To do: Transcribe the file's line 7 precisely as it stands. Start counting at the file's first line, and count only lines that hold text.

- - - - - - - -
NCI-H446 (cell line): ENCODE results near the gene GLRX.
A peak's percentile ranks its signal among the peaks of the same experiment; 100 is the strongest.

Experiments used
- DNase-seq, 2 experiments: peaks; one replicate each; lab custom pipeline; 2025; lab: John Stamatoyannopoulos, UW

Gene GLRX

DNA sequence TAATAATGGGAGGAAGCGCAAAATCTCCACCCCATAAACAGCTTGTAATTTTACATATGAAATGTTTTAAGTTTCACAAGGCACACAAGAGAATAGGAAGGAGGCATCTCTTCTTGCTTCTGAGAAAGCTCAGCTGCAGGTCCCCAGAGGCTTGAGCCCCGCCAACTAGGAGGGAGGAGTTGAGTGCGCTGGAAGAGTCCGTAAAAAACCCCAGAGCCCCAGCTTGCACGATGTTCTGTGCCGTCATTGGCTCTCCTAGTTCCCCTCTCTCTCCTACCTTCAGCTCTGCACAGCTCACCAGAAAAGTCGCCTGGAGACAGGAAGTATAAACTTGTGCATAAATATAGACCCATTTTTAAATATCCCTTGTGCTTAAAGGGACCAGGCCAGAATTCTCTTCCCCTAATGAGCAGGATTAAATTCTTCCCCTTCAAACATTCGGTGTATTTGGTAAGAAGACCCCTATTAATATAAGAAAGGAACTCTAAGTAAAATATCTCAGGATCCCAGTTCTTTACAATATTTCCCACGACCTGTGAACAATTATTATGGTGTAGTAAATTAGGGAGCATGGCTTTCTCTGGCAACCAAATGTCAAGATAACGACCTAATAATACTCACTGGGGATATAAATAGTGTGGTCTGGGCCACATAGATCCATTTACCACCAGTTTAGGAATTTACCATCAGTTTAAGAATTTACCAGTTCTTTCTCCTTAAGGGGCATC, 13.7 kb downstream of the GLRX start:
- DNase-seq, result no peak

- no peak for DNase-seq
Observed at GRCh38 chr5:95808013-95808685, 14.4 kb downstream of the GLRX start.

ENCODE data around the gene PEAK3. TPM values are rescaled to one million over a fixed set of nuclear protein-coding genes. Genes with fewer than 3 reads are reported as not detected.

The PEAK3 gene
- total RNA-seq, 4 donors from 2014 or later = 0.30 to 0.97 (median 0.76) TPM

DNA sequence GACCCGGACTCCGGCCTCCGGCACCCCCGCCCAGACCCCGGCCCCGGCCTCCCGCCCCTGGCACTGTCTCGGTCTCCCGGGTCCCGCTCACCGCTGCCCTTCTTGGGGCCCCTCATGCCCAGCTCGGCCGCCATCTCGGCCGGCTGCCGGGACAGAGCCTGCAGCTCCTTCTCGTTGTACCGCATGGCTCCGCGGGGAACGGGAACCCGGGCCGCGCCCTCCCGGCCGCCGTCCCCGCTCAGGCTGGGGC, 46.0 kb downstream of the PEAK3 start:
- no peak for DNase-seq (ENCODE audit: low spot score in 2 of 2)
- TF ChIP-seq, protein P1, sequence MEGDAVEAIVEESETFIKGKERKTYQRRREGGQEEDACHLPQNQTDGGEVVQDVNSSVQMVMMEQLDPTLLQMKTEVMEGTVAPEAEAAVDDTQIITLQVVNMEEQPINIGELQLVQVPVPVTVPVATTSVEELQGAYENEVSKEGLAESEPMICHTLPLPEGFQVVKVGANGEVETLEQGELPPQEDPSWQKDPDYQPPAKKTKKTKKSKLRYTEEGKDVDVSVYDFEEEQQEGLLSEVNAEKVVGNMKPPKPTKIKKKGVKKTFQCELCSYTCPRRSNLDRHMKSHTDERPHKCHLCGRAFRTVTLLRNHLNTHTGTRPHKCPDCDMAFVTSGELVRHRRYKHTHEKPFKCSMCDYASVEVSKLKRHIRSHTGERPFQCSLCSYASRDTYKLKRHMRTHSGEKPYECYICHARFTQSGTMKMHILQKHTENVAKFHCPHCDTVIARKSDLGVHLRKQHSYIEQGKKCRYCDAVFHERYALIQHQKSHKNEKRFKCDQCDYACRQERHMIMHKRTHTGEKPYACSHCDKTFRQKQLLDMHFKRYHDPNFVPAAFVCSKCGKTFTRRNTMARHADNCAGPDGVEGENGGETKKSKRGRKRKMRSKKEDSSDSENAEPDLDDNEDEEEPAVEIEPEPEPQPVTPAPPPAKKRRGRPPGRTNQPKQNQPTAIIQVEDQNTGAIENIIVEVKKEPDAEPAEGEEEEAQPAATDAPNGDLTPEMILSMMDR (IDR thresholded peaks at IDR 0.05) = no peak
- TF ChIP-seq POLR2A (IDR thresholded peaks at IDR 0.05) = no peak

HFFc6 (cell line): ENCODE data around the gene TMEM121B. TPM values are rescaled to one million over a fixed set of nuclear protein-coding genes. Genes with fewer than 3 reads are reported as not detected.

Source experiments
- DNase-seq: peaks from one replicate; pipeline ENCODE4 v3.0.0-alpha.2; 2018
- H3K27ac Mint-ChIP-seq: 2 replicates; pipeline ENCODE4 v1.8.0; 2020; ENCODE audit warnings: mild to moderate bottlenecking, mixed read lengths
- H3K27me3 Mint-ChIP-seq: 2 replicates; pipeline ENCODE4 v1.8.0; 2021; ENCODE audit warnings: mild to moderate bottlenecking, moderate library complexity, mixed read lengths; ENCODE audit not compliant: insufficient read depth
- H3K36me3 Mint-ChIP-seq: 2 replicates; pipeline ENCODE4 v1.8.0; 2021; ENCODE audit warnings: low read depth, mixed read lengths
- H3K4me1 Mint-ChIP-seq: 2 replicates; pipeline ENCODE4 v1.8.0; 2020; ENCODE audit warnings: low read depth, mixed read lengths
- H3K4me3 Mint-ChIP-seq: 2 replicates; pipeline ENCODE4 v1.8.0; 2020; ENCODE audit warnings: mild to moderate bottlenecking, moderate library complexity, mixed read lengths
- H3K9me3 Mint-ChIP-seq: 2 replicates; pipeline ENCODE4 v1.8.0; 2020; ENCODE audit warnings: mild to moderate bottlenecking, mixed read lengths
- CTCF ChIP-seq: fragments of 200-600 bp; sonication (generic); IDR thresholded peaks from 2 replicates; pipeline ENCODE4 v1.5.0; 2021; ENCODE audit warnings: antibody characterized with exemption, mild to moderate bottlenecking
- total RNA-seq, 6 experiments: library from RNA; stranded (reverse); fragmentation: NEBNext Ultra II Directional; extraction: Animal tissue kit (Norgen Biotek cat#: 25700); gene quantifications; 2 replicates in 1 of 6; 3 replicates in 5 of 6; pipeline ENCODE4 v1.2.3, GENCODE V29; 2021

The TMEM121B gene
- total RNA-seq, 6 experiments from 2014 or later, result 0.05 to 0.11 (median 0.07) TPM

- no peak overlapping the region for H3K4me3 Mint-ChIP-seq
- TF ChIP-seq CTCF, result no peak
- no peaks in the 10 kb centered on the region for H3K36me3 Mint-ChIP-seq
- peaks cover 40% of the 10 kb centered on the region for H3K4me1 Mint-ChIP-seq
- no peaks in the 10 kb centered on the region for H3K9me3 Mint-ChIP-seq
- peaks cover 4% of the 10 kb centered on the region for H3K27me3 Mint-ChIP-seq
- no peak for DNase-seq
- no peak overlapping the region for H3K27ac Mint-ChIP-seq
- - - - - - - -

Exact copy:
- DNase-seq, result no peak